However, redesigning the naira does not answer the fundamental question of what is causing it to remain in the community in the first place. Since cash can be either circulating within the community or circulating within the financial institutions, but not in both places at once, this question becomes the crux on which the matter hinges. Eventually, the same monies that were recalled from the community into the banking system will be collected back by the people and returned to circulation within the community.

This makes the efforts to stem inflation and collapsing exchange rates an exercise in futility. With the community being heavily reliant on a cash economy, and consumers disincentivised by high fees from keeping their money in bank accounts, it becomes doubly difficult for the financial institutions to recall cash back into their treasuries. The people will merely revert to hoarding cash and conducting transactions in the traditional way that they understand.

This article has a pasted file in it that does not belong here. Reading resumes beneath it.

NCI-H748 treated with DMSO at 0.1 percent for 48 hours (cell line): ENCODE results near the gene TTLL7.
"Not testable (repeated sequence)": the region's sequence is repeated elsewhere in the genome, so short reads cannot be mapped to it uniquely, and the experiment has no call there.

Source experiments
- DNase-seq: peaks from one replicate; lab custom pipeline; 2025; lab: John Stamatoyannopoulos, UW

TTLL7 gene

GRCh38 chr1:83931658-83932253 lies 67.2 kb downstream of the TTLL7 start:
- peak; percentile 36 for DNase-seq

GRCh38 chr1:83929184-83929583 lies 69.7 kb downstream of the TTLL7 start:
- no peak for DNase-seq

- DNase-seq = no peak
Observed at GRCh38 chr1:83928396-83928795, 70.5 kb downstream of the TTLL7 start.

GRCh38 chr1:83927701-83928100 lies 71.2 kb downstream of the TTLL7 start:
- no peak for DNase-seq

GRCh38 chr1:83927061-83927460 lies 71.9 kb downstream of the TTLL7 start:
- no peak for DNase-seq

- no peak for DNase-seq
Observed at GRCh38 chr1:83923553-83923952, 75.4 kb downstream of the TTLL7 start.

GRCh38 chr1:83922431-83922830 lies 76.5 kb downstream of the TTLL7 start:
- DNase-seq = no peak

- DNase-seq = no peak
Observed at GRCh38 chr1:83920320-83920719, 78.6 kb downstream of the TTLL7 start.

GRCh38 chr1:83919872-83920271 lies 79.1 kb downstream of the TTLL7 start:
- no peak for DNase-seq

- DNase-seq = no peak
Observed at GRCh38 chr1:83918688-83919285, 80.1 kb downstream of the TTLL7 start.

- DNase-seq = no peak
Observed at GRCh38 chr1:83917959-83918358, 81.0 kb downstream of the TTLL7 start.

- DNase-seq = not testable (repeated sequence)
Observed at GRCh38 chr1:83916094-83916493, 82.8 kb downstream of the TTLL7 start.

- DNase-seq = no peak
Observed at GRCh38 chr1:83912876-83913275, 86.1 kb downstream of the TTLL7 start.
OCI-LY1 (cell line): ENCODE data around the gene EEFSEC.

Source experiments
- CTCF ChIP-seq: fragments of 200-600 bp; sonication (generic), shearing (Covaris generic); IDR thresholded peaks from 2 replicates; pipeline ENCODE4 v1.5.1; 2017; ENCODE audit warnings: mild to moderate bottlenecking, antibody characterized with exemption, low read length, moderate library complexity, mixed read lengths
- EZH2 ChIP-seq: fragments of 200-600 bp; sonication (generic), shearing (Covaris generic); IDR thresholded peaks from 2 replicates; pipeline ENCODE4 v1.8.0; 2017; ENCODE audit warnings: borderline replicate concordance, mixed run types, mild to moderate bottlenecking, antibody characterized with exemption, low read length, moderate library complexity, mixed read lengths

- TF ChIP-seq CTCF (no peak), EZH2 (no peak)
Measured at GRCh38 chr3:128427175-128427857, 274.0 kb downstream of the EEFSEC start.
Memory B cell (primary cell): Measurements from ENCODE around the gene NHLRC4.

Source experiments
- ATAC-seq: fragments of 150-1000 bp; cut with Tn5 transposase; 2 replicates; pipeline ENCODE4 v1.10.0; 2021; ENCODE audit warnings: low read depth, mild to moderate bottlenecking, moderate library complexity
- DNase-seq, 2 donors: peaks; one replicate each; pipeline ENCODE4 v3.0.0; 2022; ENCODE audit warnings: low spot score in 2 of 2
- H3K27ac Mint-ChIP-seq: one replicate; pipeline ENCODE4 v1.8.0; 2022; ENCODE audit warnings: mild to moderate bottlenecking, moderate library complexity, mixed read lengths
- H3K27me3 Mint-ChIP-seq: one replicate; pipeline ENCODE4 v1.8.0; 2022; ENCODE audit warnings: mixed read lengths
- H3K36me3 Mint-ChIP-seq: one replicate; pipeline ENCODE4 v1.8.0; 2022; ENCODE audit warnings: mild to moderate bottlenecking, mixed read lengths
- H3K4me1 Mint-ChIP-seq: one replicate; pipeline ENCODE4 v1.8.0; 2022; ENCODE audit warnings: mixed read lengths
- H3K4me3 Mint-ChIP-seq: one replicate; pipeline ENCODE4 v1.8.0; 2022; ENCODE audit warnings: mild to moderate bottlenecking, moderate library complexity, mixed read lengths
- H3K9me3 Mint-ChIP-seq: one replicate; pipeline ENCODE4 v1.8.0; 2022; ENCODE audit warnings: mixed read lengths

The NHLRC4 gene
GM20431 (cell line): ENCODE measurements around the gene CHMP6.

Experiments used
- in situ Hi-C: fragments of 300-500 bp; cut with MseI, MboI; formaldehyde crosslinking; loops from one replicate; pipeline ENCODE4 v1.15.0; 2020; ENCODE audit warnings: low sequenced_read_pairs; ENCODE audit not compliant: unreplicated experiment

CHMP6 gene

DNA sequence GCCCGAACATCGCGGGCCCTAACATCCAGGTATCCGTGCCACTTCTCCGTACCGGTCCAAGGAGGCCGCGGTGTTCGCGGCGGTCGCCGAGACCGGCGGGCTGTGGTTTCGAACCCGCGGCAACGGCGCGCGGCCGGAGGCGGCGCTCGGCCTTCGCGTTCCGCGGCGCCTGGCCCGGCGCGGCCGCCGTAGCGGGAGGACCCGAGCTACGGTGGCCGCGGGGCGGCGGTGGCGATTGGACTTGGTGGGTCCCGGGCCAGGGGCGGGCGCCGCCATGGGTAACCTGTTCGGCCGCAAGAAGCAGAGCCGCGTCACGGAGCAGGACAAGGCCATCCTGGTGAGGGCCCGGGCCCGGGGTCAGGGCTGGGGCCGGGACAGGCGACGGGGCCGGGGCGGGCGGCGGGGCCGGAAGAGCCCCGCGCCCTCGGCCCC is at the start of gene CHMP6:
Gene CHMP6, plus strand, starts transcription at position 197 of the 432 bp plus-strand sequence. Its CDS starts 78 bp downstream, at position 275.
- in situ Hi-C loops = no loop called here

The only way to tackle this is with a change in policy that eradicates the exorbitant fees charged by banks and Point of Sale agents. It is therefore imperative that any future Yoruba government ensures that we have both the soft and hard infrastructures needed to compete in a global financial system. We must ensure that the populace can make payments seamlessly with their debit or credit card without worrying about additional charges from their banks. We must also ensure that people can transfer cash from one bank account to another without incurring fees. Achieving this will increase people’s appetite for utilising financial institutions, and thereby reduce the need for cash-based transactions.